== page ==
August 20, 1961 Today, strolling alone, outside the convalescent hospital, I paused and tucked in my chin: Why, this fresh scar dividing my chest is like the opening stroke of calligraphy on an empty scroll! In these flat Shinoda fields, under the flat sky, day is a glazed tile of intricate detail. Neither I, nor the lotus, nor the tiny sparrows pacing delicately on the tatami mats, will ever take leave of it . . . Out of breath I entered the bubbling pool and knitted my brow: Since when we gaze at the stars we gaze into a vanished past, is not night, Nomura, the rough underside of the tile? I waited for her answer, feeling my pulse, drying outstretched on a bed of moss . . . As I returned along the slate path, cranes, faintly shimmering in dusk, fished in the fields or rice. Crackling underfoot were the shells of cicadas who had gone, screaming like samurai more deeply into the pattern.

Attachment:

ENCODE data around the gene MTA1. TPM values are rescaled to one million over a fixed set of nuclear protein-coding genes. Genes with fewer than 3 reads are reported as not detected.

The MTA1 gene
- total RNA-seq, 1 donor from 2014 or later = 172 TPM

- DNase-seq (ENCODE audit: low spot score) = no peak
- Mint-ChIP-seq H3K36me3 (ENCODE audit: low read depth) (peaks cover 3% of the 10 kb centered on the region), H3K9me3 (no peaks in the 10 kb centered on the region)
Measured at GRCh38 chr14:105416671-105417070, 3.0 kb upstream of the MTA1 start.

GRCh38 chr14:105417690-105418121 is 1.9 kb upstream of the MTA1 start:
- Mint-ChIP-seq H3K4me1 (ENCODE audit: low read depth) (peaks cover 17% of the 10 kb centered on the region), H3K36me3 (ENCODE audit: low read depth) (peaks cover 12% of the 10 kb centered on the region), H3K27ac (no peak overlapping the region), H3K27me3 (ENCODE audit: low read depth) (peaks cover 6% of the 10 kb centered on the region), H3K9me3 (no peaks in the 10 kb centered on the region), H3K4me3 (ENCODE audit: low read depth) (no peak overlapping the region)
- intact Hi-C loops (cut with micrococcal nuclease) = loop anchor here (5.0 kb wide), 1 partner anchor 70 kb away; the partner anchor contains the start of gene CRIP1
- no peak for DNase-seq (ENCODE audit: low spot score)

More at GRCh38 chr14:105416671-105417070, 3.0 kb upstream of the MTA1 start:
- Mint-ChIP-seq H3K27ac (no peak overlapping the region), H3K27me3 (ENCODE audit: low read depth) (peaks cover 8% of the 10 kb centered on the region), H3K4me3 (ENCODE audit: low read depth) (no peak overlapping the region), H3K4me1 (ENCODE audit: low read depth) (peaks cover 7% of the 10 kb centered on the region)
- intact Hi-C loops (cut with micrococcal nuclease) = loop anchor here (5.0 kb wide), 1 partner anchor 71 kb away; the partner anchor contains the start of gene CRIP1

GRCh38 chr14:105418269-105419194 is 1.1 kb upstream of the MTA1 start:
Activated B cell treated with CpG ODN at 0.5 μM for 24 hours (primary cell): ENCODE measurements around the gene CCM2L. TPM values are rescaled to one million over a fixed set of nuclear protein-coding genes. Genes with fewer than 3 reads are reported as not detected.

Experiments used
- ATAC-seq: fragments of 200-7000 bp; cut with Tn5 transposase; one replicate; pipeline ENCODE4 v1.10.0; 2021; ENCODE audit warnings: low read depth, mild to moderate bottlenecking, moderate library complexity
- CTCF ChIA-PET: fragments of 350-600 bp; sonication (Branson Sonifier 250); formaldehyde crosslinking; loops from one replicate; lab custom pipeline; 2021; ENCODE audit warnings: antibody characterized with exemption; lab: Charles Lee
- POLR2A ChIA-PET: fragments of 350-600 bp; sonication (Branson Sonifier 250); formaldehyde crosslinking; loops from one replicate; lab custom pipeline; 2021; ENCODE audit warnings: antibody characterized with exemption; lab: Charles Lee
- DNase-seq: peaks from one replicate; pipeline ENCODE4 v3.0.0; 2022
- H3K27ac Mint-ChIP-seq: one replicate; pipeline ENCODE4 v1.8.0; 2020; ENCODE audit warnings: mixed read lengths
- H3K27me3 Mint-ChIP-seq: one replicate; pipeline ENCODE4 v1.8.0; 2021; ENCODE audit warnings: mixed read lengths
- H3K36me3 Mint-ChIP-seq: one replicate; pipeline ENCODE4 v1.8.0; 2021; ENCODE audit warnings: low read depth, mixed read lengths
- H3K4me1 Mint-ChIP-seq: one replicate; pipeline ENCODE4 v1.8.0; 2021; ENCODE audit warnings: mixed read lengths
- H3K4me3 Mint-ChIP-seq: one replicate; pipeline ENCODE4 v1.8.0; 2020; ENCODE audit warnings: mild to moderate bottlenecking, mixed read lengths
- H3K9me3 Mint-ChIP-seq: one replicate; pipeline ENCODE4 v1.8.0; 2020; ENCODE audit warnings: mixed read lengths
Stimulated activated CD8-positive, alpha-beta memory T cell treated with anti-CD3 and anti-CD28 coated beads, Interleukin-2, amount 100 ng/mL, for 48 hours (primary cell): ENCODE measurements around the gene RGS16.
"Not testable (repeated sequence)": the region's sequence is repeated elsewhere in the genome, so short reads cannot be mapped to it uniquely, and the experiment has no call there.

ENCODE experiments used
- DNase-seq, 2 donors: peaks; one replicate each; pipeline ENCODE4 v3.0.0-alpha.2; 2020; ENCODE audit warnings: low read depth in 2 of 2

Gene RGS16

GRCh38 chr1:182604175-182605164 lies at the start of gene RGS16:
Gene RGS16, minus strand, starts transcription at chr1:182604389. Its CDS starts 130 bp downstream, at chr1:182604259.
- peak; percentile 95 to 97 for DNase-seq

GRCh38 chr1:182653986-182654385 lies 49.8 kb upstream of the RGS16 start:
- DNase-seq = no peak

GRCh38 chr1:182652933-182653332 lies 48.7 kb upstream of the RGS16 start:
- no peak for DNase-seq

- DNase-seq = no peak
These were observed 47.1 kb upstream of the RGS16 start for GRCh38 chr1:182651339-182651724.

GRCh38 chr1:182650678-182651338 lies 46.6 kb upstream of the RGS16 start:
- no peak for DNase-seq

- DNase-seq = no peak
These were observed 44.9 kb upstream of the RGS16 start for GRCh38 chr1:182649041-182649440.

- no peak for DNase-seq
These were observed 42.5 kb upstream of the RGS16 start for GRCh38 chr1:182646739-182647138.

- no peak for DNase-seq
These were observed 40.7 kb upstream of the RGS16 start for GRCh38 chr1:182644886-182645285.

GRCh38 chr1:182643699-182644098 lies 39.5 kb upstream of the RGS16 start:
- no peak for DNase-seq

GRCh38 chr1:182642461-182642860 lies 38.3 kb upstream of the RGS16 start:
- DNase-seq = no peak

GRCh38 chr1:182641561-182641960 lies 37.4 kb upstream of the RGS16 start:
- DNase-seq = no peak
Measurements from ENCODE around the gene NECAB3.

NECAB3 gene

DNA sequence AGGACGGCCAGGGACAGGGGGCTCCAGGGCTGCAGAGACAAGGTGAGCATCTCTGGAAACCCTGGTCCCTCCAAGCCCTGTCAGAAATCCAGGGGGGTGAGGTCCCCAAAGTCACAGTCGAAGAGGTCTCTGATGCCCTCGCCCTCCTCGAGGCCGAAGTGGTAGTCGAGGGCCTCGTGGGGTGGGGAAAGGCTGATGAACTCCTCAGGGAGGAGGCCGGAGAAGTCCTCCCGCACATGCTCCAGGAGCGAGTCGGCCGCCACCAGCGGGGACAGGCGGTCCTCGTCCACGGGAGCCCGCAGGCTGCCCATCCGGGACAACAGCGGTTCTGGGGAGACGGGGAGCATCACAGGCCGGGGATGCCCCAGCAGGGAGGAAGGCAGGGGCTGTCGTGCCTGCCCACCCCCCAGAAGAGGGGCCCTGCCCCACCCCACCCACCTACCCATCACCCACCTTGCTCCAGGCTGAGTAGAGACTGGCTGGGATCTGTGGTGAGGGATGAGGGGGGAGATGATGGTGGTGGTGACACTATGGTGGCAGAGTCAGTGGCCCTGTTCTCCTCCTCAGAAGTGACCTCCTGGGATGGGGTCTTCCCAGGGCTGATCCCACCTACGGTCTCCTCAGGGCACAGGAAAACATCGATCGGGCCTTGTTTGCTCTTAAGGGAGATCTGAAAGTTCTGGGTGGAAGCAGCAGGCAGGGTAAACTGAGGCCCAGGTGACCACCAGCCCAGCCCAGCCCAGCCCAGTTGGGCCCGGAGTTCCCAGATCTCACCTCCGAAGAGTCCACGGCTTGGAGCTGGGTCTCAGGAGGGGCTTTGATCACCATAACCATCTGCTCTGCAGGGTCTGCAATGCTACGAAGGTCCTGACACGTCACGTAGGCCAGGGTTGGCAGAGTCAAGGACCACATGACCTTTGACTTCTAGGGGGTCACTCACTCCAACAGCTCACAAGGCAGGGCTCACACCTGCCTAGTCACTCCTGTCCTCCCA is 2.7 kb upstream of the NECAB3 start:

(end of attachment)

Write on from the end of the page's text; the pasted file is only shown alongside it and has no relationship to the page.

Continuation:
|The East Village Poetry Web